I had mixed feelings to say the least. I knew I wanted to grow, and that in Chicago I would be given the chance, even if it meant picking up my life in NYC and moving. Ultimately, my desire to grow accepted the frigid cold of polar vortex Chicago. I spent three months in Chicago helping them build followed by two months in Houston helping them build followed by a rotating roll between Boston and New York helping my teams in both markets build. All the while each experience helped me grow as a leader, manager, and person. I spent the better part of 9 months traveling, not sleeping in my own bed, and forming the foundation of some meaningful and lasting friendships. Three years into the job, all I knew was that I wanted to grow, and after four years I knew that it was exposure through travel that allowed for me to develop personally and professionally.
Fast forward to the present. Tonight I sleep in my own bed but soon I will venture out west for a three-week road trip, followed by another excursion to Florida, and I know more travel will follow shortly in 2017. My current role as Regional Trainer has me on the road a lot but I would trade the comfort of my own bed for the wealth of my experience any day. In six years’ time traveling for DialogueDirect, I am lucky enough to have:
• Eaten deep dish in Chicago
• Walked over the Brooklyn Bridge
• Seen the monuments of our nation’s capital
• Swam along Miami beach
• Eaten Texas BBQ in Houston
• Eaten fried plantains on the Colombian Caribbean coast
• Visited a Leinster Rugby match in Dublin, Ireland
• Fundraised on Paul Revere’s Freedom Trail in Boston
The first and only time I traveled to Connecticut (my home state) for work, Andreas Leitner, the original face-to-face fundraiser and founder of DialogueDirect, told our group of budding managers that dialoguing changed him. It made him better, smarter, and kinder. Dialoguing has also changed me in my short six years in the business. Travel has opened my eyes to the world, and I am a better, and more understanding person because of it.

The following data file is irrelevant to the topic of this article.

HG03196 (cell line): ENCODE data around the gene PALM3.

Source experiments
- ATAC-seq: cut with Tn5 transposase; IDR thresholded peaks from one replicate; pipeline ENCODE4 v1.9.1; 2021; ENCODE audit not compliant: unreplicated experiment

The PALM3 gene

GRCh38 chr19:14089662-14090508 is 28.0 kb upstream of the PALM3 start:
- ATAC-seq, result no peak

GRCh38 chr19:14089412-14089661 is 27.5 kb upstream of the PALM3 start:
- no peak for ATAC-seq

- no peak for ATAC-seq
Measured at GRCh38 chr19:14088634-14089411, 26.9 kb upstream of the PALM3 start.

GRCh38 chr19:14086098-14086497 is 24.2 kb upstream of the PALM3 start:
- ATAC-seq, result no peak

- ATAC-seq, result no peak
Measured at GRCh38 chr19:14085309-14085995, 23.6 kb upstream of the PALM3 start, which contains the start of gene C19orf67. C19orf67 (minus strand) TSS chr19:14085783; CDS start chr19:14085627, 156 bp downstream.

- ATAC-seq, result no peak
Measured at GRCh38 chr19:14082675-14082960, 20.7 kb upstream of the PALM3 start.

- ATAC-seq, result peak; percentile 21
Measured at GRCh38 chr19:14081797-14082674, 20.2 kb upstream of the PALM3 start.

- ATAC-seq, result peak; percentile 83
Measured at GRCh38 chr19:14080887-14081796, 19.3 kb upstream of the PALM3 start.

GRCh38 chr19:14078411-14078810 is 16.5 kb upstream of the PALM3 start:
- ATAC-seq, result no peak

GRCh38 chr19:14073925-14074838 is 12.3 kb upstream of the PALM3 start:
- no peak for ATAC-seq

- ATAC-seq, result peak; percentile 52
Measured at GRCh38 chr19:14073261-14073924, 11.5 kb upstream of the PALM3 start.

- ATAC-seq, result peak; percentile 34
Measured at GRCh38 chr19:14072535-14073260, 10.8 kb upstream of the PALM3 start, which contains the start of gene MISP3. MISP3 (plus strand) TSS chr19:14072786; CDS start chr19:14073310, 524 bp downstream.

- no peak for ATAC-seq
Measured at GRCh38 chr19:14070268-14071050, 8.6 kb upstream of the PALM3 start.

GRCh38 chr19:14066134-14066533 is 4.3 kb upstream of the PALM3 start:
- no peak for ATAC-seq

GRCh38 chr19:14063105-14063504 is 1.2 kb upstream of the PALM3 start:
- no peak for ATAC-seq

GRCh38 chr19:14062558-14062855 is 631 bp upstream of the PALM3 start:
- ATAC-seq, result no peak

In summary, my only piece of advice, is to remove self-imposed barriers, get out there, and say yes when someone offers you the chance to travel (and don’t forget to crush your goals on your trip). We never know who we will become after spending time away, but every new experience gives us the opportunity to grow. So get out there, see what Dialogue Direct has to offer, make a meaningful impact and build real relationships along the way.
That’s the story of Alexander Steven Hughes, one of DialogueDirect’s longest serving fundraisers. Recently, Alex took the reigns of the Chicago Campaign as its City Coordinator, and I knew I had to feature his incredible story. It’s a long one, with ups and downs, struggles and triumphs. Without further delay, here’s Alex, on how to build your career in face-to-face fundraising.
I started fundraising in Denver, about four and a half years ago, in January 2012. I’d just moved to Denver, it was a brand new city for me, I had very little money, and I was staying with a friend in her basement. I needed a job, and I needed to hold on to it. I found DialogueDirect, and they hired me. I was excited to be working for a great cause, getting kids sponsored, but I was nervous, too. I had no idea what to expect, and back then, the Denver office was very small. I had just one leader to train me, so it was up to me to adapt quickly and jump right into street fundraising. Definitely a trial by fire, but despite the pressure, I found I loved it. It was challenging, it will always be challenging, but I needed to keep working, so I pushed through it. Just a few months in, the leader who trained me suddenly left the team, and suddenly Denver was an office with no Team Leaders, and just one City Manager. Even though I was still relatively new, my Manager asked me to step up and lead the rest of the team. I knew I needed to do it, to keep the team on track. I pushed my doubts aside, and said, “Someone needs to do this, and I’m going to step in and do it. I’m going to make it work.” And it worked!